Early Sports Specialization and Playing Year-Round Associated with Shoulder Abnormalities in Little Leaguer’s

Pennock AT, Dwek J, Levy E, et al. Shoulder MRI abnormalities in asymptomatic Little League baseball players. Am J Sports Med. 2018;6(2):1-6. doi:10.1177/2325967118756825.


Up to 50% of youth baseball players, ages 9 to 14 years, may experience arm pain during a single season1,2.  Multiple risk factors may be responsible, including year-round play, pitching for more than one team, pitch velocity, player height, and loss of shoulder range of motion.  Common shoulder injuries in Little League baseball players include labral tears, rotator cuff injury, internal impingement, and growth plate injuries (i.e., “Little League Shoulder”).   It is unclear which risk factors may be most closely associated with specific shoulder injuries in youth baseball players.


The purpose of this study was to examine magnetic resonance imaging (MRI) abnormalities in the shoulders of asymptomatic Little League baseball players and to correlate findings with throwing history and physical examination findings.

Study Population

  • Volunteers (n=23) from a single Little League District in Southern California
  • Currently asymptomatic , ages 10 to 12 years
  • No history of seeking treatment for any shoulder injury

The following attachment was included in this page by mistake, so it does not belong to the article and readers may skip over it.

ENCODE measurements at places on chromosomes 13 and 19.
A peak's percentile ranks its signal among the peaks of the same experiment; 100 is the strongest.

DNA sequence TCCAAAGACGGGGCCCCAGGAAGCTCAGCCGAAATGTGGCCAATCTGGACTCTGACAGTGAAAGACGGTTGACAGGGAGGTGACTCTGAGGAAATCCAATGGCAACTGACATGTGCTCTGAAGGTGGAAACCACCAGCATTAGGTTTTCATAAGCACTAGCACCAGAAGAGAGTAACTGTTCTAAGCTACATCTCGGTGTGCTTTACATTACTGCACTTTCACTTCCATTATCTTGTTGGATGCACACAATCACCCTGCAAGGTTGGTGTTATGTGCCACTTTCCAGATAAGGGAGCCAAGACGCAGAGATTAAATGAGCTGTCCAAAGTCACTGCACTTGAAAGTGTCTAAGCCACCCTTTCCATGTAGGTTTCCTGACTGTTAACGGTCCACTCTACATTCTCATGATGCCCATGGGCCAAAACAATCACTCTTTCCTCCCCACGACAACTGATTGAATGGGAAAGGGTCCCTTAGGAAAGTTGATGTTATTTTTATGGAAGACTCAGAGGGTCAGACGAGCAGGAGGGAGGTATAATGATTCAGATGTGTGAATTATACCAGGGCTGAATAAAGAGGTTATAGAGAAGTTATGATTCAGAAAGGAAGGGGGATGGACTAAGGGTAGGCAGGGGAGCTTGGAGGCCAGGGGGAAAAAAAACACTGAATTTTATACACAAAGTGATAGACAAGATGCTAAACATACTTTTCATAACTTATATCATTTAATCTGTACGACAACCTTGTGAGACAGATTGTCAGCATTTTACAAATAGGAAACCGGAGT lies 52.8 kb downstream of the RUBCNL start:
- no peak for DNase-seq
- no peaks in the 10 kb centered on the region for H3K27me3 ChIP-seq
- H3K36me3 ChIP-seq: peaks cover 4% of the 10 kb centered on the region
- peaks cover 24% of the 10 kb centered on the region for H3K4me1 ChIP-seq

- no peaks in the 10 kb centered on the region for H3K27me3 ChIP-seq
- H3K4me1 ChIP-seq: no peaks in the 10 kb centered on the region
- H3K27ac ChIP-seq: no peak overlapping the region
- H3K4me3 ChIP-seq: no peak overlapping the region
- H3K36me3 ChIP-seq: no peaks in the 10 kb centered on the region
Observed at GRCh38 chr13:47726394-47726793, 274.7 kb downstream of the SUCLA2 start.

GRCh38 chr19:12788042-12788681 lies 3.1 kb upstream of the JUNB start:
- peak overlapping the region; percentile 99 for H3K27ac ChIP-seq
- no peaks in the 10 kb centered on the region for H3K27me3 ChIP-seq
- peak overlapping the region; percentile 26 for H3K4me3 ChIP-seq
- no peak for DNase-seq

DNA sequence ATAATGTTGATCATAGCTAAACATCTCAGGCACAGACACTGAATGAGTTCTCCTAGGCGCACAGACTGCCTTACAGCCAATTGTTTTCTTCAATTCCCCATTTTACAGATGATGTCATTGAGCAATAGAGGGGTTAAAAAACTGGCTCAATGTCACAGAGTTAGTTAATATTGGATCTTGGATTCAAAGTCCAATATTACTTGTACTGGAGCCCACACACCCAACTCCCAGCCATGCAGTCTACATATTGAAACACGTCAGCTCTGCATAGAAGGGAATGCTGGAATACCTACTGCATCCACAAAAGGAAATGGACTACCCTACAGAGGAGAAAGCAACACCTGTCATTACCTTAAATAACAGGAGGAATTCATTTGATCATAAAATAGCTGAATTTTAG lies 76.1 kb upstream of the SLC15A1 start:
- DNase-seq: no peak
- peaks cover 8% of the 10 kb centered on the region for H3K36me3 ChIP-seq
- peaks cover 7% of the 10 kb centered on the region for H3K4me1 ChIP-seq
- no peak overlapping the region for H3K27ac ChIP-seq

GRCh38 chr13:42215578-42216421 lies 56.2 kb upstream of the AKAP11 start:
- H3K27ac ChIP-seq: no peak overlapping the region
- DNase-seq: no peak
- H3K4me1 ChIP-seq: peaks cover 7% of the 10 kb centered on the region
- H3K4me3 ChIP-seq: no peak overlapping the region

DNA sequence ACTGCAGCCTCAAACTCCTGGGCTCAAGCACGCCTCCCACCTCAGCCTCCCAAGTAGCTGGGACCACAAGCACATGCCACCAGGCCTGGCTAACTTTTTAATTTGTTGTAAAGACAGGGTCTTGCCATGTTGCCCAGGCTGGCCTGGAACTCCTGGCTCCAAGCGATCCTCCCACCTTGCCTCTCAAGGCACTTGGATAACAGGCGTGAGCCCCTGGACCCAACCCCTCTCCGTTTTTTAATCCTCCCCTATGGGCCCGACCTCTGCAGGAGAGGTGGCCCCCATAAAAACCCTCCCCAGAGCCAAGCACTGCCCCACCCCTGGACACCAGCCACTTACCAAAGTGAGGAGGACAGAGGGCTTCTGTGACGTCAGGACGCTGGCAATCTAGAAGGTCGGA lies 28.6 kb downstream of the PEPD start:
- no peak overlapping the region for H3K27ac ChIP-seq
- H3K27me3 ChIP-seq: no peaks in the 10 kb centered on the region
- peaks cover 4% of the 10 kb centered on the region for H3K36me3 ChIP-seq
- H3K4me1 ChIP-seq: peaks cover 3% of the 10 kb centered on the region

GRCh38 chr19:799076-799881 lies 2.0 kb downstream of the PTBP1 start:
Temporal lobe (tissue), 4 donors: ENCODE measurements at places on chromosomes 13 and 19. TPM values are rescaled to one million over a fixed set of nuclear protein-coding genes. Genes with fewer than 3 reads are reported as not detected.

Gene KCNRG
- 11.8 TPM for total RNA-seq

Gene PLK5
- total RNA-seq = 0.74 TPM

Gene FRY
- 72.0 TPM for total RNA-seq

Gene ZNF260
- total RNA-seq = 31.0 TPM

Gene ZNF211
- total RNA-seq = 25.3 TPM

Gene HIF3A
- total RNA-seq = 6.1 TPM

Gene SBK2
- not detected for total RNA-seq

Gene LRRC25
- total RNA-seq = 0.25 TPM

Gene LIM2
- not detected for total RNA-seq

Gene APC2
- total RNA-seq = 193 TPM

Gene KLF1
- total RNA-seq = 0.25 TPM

• Exclusion: Any complication which would prohibit MRI


A detailed throwing history using a questionnaire was collected for all research participants.  A physical examination of both shoulders was then conducted by an orthopedic surgeon.  Each participant underwent an MRI of both shoulders.  Bilateral shoulder ultrasonography was performed to assess humeral torsion.

Participants who reported a history of shoulder pain from baseball were compared with those who had a negative history in terms of clinical examination, questionnaire data, and MRI findings. The clinical examination and questionnaire data for players whose MRI results indicated an abnormality of their dominant arm were compared with the data for players whose MRI results did not indicate an abnormality.

Key Findings

  •  83% reported experiencing arm pain at some point during their playing career
  • 61% reported experiencing shoulder pain at some point during their career
  • History of shoulder pain was associated with throwing curveballs or cutters, sliders, or sinkers (p < .05)
  • 52% of participants showed abnormalities of their throwing shoulder on MRI
  • The most common abnormalities were edema or widening of the proximal humeral physis (5 players), followed by labral tear (4 players), and partial rotator thickness tear (4 players).
  • Abnormal MRI findings did not correlate with player position, years of play, compliance with Little League throwing guidelines, or a prior history of arm or shoulder pain.
  • MRI abnormalities were associated with 2 factors: year-round play and single-sport participation (P < .05). Players with 1 risk factor had a 71% chance of having an abnormal MRI, and players with both risk factors had a 100% chance of having an abnormal MRI.
  • Players with an abnormal MRI played an average of 9.1 months of baseball per year, whereas players with normal MRIs averaged 6.3 months of play per year (P < .01).

Study Limitations